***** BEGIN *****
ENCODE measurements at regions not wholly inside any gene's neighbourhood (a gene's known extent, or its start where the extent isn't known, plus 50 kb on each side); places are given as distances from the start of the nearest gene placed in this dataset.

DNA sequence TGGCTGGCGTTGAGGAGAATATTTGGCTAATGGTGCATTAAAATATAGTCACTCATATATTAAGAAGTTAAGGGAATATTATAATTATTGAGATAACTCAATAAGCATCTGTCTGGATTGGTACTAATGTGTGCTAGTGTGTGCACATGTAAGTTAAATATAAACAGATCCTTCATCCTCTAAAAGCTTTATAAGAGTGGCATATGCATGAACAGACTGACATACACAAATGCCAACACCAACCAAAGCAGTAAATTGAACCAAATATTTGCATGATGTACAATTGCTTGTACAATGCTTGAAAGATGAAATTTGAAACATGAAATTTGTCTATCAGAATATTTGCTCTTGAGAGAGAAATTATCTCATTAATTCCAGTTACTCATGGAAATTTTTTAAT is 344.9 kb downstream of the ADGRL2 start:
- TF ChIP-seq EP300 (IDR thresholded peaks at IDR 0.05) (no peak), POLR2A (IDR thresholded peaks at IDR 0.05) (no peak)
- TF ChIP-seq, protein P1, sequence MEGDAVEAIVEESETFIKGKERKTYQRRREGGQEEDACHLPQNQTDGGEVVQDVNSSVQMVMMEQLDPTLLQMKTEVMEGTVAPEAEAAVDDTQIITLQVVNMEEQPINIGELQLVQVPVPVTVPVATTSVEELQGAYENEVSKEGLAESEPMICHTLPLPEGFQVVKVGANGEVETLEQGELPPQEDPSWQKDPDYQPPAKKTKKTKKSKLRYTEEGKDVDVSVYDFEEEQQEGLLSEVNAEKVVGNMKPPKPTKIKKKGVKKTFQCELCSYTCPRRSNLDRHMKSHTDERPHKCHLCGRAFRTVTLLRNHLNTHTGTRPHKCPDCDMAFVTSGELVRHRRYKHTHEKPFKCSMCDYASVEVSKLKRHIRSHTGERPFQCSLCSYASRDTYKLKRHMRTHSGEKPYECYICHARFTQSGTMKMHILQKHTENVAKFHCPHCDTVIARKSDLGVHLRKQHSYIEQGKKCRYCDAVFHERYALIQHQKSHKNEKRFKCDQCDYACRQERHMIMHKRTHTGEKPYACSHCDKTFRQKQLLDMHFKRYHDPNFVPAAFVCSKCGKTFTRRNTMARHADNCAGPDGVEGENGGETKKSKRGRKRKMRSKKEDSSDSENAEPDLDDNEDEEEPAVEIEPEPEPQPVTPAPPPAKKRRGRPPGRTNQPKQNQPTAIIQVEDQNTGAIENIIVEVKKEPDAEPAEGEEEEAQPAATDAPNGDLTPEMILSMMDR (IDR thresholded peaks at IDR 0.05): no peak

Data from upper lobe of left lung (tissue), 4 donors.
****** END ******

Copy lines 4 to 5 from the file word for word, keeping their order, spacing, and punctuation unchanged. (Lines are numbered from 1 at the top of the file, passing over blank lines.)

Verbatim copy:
- TF ChIP-seq, protein P1, sequence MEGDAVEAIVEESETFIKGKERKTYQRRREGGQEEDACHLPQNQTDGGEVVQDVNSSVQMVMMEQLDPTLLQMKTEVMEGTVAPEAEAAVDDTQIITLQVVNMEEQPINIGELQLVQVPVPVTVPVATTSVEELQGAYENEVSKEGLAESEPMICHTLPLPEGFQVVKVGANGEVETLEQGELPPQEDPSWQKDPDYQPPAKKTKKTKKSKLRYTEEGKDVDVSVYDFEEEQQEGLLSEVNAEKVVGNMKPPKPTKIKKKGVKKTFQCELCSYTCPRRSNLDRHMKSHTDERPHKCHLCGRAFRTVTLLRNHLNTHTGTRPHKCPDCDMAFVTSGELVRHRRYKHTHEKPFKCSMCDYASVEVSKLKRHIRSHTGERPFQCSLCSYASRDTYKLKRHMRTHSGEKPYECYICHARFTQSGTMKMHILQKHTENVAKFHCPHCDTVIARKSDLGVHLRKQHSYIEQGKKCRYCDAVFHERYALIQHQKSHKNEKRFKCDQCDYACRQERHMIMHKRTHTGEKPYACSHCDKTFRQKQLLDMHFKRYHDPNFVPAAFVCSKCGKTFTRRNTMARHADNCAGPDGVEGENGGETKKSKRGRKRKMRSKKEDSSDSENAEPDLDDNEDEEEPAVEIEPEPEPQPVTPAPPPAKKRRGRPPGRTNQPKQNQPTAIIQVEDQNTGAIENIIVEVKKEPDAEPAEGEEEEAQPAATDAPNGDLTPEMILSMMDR (IDR thresholded peaks at IDR 0.05): no peak

Data from upper lobe of left lung (tissue), 4 donors.